Question: In one sentence can you describe The Vanished Man?
Jeffery Deaver: The Vanished Man pits Lincoln Rhyme and Amelia Sachs against a psychotic illusionist (think David Copperfield meets Hannibal Lecter) who commits a series of brilliantly executed crimes in New York using magic, escapist and illusionist techniques. Lincoln and Amelia enlist the aid of a young woman illusionist to help them track down the killer, who’s dubbed “The Conjurer.” Oops, that’s two sentences. Sorry.
Question: The magic elements in the novel are fascinating. What made you decide to feature magic in this book?
Jeff: Readers familiar with my books know that I love to trick my audience with “sleight of hand” in my plots the same way illusionists do in their shows. I thought it would be natural to write a book about the subject of illusion itself, while incorporating even more of my typical plot twists and surprise endings than I normally do.
Magic tricks are made up of the “effect” (the illusion the audience sees) and the “method” (the mechanics of creating that illusion). This whole book is a series of effects—performed by The Conjurer, Lincoln Rhyme . . . and myself. But don’t worry; unlike real illusionists I reveal the methods at the end of the novel.
The actual idea for the story was inspired by a performance of the Big Apple Circus, which I took my business partner’s son to several years ago. We were blown away by the quick-change act and I thought, what a scary thing if a criminal could change appearance and become a whole different person in a matter of seconds.
Question: Are the illusions and tricks described in the book really performed by magicians or did you create them?
Jeff: All of the illusions and tricks described in the book are real though naturally I’ve varied them somewhat since in my book The Conjurer is trying to actually destroy lives and cause havoc while most of the danger in real performances is, of course, illusory.
Question: Which is your favorite illusion? And do you have a favorite magician?
Jeff: There are so many . . . . As much as I enjoy watching some of the spectacular illusionists like David Blaine and David Copperfield, I think I’m most impressed with quick-change artists like Arturo Brachetti and sleight-of-hand artists like Ricky Jay. James Randi, the Amazing Randi, is indeed amazing—not only is he a superb parlor magician and escapist but he’s a famous debunker of fake psychics. I’ve also enjoyed the sick-and-twisted humor of Penn and Teller’s brand of illusion.
Question: How do you think the Conjurer in The Vanished Man stacks up against your other villains, like the Bone Collector and the Coffin Dancer?
Jeff: Villains are very important in suspense fiction not only for the evil element they add but because they bring out the hero’s character. If the bad guy in a book is a superficial caricature, then the hero’s victory against him means little. I also think authors must create villains that, in a small way, readers care about. We don’t want him to succeed, of course, but we have to feel his losses and setbacks. I’ve tried to create multidimensional villains in all my books and I hope The Conjurer is no exception. He has a troubled past, a brilliant mind and an amoral nature and he’s a master of his trade. I think readers will be particularly interested in his curious relationship with his “Revered Audience.”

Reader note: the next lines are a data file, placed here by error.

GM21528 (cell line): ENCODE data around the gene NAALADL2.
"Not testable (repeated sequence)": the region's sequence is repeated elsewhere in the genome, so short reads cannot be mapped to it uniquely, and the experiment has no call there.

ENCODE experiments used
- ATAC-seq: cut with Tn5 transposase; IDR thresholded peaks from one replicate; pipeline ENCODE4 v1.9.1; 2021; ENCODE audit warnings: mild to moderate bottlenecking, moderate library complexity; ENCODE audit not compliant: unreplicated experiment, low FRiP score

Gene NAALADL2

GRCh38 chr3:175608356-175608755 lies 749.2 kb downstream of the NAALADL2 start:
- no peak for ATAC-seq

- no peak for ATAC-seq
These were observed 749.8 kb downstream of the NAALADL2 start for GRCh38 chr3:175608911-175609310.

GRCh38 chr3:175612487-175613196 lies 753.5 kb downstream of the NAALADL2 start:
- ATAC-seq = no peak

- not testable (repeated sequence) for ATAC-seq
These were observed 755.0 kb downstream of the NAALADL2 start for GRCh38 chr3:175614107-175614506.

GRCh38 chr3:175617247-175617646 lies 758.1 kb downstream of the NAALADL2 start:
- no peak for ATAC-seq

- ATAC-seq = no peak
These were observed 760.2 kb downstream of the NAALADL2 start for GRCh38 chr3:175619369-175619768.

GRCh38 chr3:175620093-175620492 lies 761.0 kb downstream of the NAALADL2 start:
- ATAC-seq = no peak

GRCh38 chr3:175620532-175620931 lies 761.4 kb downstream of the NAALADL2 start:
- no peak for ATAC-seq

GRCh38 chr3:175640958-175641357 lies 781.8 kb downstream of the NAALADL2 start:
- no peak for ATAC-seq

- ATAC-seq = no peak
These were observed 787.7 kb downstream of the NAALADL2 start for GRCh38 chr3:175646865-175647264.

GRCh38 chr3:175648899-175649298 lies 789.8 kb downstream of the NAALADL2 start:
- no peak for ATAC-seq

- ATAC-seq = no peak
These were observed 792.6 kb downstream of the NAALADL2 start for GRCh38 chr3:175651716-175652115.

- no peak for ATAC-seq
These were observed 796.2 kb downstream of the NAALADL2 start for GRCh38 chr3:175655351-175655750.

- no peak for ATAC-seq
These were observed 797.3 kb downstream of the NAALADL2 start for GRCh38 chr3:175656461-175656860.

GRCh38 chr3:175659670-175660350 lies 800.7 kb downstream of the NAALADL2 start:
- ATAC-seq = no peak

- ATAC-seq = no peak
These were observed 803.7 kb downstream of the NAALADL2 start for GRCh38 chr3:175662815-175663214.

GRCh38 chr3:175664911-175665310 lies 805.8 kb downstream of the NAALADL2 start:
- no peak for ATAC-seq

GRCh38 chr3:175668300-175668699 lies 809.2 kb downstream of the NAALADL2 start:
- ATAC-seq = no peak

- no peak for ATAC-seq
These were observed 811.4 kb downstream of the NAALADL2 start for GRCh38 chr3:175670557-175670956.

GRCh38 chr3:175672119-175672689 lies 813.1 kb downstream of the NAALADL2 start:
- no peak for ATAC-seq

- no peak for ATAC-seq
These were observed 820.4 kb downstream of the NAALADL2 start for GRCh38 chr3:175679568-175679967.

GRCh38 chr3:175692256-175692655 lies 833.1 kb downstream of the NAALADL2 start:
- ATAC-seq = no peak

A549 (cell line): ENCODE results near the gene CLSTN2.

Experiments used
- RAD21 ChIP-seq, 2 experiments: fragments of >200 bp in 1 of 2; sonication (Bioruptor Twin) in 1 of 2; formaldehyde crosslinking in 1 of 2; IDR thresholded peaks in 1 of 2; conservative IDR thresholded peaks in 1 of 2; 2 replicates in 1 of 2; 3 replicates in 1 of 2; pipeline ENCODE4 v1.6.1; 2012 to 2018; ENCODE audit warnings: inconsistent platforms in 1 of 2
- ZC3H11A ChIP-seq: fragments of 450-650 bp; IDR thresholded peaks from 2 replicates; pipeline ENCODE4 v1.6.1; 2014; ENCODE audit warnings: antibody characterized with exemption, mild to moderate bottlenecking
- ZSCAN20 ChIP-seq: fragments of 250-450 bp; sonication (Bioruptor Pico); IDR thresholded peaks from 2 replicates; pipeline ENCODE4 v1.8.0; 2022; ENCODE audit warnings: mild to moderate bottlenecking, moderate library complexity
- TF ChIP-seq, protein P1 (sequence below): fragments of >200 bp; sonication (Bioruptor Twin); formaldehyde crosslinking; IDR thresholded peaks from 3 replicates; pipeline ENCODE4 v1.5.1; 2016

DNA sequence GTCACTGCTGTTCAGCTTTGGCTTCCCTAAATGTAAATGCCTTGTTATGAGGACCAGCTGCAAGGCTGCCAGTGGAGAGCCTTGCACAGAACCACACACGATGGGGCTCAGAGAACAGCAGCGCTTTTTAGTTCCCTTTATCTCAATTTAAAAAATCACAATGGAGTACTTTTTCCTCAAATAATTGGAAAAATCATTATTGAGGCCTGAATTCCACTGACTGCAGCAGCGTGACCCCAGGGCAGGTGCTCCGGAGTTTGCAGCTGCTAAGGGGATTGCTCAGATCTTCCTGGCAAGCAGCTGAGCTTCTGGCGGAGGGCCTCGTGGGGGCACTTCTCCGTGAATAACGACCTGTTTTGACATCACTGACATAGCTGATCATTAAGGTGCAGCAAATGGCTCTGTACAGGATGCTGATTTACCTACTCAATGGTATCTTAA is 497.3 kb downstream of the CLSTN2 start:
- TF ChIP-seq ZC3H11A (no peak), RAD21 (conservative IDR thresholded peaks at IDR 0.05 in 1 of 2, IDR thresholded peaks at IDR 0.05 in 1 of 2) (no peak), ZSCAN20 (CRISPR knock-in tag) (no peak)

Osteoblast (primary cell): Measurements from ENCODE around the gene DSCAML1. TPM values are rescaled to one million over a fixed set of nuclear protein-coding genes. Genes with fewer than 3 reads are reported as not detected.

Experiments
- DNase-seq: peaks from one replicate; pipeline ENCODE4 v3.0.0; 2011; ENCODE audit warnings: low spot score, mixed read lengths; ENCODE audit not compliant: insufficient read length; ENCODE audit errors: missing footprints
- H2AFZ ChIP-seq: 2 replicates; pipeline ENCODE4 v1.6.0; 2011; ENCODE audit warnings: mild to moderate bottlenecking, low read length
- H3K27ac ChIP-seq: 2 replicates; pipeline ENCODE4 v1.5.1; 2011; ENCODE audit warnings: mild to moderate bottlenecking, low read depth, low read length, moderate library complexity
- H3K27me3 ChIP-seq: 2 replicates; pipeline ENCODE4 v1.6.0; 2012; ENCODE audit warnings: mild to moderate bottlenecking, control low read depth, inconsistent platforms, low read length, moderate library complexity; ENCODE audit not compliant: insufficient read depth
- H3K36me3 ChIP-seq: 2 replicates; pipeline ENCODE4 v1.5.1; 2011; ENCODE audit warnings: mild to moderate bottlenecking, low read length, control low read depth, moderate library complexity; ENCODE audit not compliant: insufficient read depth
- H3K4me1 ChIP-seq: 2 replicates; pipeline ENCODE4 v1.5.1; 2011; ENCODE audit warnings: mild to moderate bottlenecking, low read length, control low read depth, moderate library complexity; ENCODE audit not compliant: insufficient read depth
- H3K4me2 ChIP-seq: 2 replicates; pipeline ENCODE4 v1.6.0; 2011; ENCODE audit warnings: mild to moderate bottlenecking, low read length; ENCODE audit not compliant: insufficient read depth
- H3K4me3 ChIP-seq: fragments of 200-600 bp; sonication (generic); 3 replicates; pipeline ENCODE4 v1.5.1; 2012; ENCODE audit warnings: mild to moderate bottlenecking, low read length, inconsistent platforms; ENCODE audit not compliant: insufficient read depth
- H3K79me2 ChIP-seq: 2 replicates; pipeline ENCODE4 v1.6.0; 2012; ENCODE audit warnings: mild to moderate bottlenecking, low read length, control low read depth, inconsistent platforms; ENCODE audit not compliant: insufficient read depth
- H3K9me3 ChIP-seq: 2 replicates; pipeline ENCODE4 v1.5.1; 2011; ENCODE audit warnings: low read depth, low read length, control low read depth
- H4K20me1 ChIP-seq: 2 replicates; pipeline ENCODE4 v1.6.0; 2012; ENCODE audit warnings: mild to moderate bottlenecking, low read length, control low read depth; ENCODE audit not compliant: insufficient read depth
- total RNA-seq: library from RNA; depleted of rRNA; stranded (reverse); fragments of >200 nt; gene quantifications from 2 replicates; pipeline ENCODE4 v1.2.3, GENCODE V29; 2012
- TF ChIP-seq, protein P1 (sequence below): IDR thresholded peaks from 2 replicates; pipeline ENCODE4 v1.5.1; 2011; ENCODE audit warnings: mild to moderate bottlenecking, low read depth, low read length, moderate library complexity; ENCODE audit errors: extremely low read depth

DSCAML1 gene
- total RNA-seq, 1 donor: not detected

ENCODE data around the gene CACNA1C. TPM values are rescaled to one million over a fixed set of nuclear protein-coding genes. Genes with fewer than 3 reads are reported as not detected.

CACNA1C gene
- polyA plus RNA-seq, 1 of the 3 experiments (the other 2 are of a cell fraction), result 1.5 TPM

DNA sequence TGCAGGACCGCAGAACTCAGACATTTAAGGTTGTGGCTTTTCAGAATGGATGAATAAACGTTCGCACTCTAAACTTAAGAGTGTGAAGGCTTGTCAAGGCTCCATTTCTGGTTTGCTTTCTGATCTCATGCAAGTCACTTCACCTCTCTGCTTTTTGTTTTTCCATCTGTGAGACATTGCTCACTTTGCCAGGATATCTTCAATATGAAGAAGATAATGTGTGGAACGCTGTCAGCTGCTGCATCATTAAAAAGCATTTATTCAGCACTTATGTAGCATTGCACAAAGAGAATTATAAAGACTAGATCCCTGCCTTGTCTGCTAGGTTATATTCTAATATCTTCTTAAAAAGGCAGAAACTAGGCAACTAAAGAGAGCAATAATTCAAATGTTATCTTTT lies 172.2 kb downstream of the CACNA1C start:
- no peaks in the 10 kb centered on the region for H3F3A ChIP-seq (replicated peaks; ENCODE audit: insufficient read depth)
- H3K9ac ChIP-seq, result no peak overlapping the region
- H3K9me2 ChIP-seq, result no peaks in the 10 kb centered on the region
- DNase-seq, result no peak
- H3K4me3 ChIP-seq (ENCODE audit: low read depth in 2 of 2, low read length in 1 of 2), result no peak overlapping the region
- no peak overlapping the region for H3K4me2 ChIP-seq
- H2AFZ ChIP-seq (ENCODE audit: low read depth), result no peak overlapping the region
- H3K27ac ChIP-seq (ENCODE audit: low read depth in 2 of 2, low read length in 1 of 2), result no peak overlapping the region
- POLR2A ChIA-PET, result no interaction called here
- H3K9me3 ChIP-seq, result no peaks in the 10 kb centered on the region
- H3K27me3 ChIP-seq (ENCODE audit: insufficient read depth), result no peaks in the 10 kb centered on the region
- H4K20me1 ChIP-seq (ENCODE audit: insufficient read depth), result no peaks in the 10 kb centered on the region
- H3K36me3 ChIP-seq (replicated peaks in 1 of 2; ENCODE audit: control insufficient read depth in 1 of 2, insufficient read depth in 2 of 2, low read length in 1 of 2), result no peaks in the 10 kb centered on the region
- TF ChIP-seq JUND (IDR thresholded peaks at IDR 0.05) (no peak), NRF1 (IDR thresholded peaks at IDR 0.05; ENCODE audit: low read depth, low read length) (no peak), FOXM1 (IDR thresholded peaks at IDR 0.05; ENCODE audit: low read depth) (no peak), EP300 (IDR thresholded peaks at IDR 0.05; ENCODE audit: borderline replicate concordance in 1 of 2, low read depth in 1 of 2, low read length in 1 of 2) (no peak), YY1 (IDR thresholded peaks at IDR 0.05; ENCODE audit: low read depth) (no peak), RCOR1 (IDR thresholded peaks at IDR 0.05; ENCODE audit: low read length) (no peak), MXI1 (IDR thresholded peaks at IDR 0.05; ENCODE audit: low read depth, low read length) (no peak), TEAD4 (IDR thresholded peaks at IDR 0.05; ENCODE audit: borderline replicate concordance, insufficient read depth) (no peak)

Question: This is the fifth book in the Lincoln Rhyme/Amelia Sachs series. What are your expectations for this series?
Jeff: Very simple: I have fans around the world who love Lincoln and Amelia and as long as they want to read books about this duo, I’ll keep writing them—and I’ll keep writing them according to my reader’s expectations. My job is to entertain my own revered audience and not introduce story lines they won’t enjoy.
Question: With each new book in the series you have evolved Lincoln and Amelia’s relationship. How would you define their relationship in The Vanished Man?
Jeff: We’ve seen Lincoln and Amelia go through some tough times—particularly in, say, The Empty Chair. I wanted to make things a bit more stable for them in The Vanished Man with regard to their relationship; the personal challenges they face in this book have to do with Amelia’s advancement in her career and Lincoln’s new approach to confronting his quadriplegic condition.
Question: This will be two series novels in a row for you, with last year’s bestseller, The Stone Monkey. Will you be making it three in a row with your next book or will you be writing a stand-alone novel next?
Jeff: My intent has always been to alternate the Lincoln Rhyme novels with others, largely because I have a number of ideas that I think would make compelling and fun stories and yet that wouldn’t work as Lincoln Rhyme novels. My book for 2004 is a thriller that takes place over two days in Berlin during the 1936 Olympics. I did two Lincoln Rhymes in a row because the Berlin book has taken an extra year to write due to all the research (and, frankly, because I thought the idea for The Vanished Man was so much fun I couldn’t wait to write it.) My book for 2005 will be a Lincoln and Amelia novel.
Question: Do you plan on writing a sequel to The Blue Nowhere?
Jeff: I think I’ve probably mined the vein of Internet crime in The Blue Nowhere but it’s very likely that we’ll see Wyatt Gillette and Frank Bishop make appearances in future books—just like Tobe Geller from A Maiden’s Grave has appeared in several of my later books. (Parker Kincaid, by the way, from The Devil’s Teardrop makes a cameo appearance in The Vanished Man.)
Question: Any final comments on The Vanished Man?
Jeff: I’ve tried to make this one my “twistiest” book yet. I’d love to hear from readers who manage to figure out the ultimate ending (well, endings plural; there are, naturally, several.) A clue: Read those evidence charts—just like Lincoln Rhyme does!